Develop Forward

3rd October 2014 Kevin Teich

Marvel Puzzle Quest launched a year ago and people started playing it. They also started talking about it. As we received more and more feedback from players, we wanted to react more and more.

At the time we made a new release every two weeks. To implement a change it would take 1-2 weeks to finish the release we were working on, 2 weeks to implement the new feature in the next release, a few days to test and fix bugs, and 1-2 weeks for Apple to approve it. That’s 4-6 weeks to respond to player feedback! We wanted to do better than that.

Our engine has patching functionality that allows the game to download and apply new data hosted with Amazon’s CloudFront. When this was first added to the engine, I was thinking we’d only use it in the case of emergency, like fixing an exploit or a horribly unbalanced character. But we realized it was also an opportunity to deliver new content without that 4-6 week wait.

I was scared at first. It’s my job to make sure the next release is locked down and shipped out, which is hard enough in and of itself; why start making changes to an older release that has already been tested and approved?

The traditional cycle of game development is design-build-fix-ship, and once it's shipped, you work on the next version. This is great when you're shipping off a milestone to a publisher, or preparing a demo for a convention. But with a live game, your game is always being played, and your ability to react to what your players want can make the difference between success and failure. Developing new features doesn't make sense if your players aren't enjoying the ones they currently have.

So we switched up the way we looked at our releases. Instead of shipping off releases and abandoning them to the wild, any new work that could be done in the live release, would be. It was a simple change in viewpoint, but it struck at the core of how our team looked at developing games. We still put our efforts into planning and developing new features, but our content developers keep their sights on the live release. We came up with the phrase “Develop Forward” as a rallying cry for this change in direction.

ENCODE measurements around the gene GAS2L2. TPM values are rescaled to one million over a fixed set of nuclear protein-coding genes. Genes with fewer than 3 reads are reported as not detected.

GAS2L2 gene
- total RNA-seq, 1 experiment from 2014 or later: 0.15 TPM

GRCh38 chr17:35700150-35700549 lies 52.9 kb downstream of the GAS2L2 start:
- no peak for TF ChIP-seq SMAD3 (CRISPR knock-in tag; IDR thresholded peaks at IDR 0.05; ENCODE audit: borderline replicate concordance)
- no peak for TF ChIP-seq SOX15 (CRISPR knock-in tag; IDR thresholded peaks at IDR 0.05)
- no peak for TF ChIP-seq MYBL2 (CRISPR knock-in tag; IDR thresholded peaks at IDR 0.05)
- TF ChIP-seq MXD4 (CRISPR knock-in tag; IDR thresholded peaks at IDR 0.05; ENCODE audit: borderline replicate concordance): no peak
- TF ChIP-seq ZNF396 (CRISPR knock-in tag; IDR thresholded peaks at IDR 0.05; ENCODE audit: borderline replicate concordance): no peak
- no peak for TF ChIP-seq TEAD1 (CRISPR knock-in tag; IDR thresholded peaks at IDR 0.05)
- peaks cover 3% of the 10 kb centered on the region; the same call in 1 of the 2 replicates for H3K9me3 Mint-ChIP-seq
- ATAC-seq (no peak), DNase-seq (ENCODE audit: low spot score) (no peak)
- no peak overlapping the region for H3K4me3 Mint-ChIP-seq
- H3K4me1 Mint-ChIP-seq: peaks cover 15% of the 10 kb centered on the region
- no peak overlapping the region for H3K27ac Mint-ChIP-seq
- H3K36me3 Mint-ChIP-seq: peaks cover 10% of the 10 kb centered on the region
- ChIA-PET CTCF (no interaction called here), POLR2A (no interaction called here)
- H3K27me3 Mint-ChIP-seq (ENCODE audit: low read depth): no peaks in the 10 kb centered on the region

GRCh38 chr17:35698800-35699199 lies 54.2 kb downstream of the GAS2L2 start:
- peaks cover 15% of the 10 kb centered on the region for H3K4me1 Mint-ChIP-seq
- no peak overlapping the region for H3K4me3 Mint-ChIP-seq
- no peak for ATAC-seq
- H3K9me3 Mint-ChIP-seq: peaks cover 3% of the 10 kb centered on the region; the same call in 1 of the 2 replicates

Three things were important to support this shift in methodology:

Version Control:
We set up our source control to let developers work on multiple releases. Each release is a separate branch. Developers can make data changes to the live version and test them on PC. Those changes get automatically handled by a series of builders that watch for source control checkins and integrate changes to future releases. A designer can implement a new character ability in the live release, and it gets automatically integrated to the releases that are still in development and on-deck for launch.

Engine Support:
Our patching technology relies on a builder that looks for data changes checked into source control in the live release. When the final version of a release is made, all the content is cooked into archive files. Those archives are checked into source control for safe keeping. When a developer makes a subsequent data change, the patch builder scans for any data that has been changed since the original archive files were built, and creates an update archive that contains only those changes. When the game starts up, it tells our servers what version of data it has, and the servers can tell the game if there’s a new update archive available. The game streams in new content from the update archive.

Testing:
The build and data management processes are automated by builders that watch source control. When our testers get to work in the morning, our Q.A. Lead looks at the most recent update archive, activates it on our test server, and our testers can start their review. They use the same version of the game that’s live, but with the new update. Once they approve all the changes we made in the last day, the update is activated on the live servers.

At this point, it’s second nature for the team to think this way. We’re comfortable in the new world of developing “Games as a Service”, and are able to respond to player feedback faster than ever.


About the author: Kevin Teich is a Development Director, a Senior Engineer, a cyclist and a Brewmaster.